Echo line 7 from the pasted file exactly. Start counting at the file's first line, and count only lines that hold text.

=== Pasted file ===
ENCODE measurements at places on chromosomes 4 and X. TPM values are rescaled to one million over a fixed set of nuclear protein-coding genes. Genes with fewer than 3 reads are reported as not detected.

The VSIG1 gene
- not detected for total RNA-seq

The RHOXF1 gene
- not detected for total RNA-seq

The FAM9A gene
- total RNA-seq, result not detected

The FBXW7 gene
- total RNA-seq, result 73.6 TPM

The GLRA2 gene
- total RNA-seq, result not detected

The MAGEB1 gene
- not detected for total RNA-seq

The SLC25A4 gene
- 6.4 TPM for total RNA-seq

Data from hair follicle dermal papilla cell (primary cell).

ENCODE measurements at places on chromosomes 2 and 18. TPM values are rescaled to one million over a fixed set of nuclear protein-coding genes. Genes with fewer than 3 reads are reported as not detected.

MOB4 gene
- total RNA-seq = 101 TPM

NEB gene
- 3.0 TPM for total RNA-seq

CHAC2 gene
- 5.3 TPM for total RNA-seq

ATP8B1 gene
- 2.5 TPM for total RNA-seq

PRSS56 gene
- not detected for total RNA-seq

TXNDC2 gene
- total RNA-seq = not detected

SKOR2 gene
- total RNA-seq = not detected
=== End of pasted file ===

- total RNA-seq, result not detected